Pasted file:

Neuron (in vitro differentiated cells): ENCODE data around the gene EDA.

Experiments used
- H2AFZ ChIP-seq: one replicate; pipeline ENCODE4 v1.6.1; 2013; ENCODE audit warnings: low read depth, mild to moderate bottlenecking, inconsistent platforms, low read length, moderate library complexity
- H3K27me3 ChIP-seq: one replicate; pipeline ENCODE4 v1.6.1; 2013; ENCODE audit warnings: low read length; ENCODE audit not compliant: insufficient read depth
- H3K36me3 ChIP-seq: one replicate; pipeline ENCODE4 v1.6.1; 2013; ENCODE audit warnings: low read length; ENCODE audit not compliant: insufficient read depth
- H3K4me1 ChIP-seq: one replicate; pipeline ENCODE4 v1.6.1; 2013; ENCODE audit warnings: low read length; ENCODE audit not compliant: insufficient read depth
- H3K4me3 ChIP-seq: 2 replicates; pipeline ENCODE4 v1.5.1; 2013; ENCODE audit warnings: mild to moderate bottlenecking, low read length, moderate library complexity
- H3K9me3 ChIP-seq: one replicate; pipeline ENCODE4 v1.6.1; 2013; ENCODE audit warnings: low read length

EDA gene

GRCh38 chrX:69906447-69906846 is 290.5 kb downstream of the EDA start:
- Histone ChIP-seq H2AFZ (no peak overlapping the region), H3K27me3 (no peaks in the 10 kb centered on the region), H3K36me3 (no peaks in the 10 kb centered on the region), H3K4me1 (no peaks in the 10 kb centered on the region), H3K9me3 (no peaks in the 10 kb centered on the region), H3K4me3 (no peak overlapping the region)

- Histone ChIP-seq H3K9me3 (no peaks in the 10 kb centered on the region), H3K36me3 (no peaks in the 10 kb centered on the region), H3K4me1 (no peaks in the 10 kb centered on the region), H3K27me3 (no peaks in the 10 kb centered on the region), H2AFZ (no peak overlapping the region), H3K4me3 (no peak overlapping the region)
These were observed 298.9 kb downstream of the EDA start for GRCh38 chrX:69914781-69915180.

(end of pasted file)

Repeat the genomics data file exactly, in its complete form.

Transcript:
Neuron (in vitro differentiated cells): ENCODE data around the gene EDA.

Experiments used
- H2AFZ ChIP-seq: one replicate; pipeline ENCODE4 v1.6.1; 2013; ENCODE audit warnings: low read depth, mild to moderate bottlenecking, inconsistent platforms, low read length, moderate library complexity
- H3K27me3 ChIP-seq: one replicate; pipeline ENCODE4 v1.6.1; 2013; ENCODE audit warnings: low read length; ENCODE audit not compliant: insufficient read depth
- H3K36me3 ChIP-seq: one replicate; pipeline ENCODE4 v1.6.1; 2013; ENCODE audit warnings: low read length; ENCODE audit not compliant: insufficient read depth
- H3K4me1 ChIP-seq: one replicate; pipeline ENCODE4 v1.6.1; 2013; ENCODE audit warnings: low read length; ENCODE audit not compliant: insufficient read depth
- H3K4me3 ChIP-seq: 2 replicates; pipeline ENCODE4 v1.5.1; 2013; ENCODE audit warnings: mild to moderate bottlenecking, low read length, moderate library complexity
- H3K9me3 ChIP-seq: one replicate; pipeline ENCODE4 v1.6.1; 2013; ENCODE audit warnings: low read length

EDA gene

GRCh38 chrX:69906447-69906846 is 290.5 kb downstream of the EDA start:
- Histone ChIP-seq H2AFZ (no peak overlapping the region), H3K27me3 (no peaks in the 10 kb centered on the region), H3K36me3 (no peaks in the 10 kb centered on the region), H3K4me1 (no peaks in the 10 kb centered on the region), H3K9me3 (no peaks in the 10 kb centered on the region), H3K4me3 (no peak overlapping the region)

- Histone ChIP-seq H3K9me3 (no peaks in the 10 kb centered on the region), H3K36me3 (no peaks in the 10 kb centered on the region), H3K4me1 (no peaks in the 10 kb centered on the region), H3K27me3 (no peaks in the 10 kb centered on the region), H2AFZ (no peak overlapping the region), H3K4me3 (no peak overlapping the region)
These were observed 298.9 kb downstream of the EDA start for GRCh38 chrX:69914781-69915180.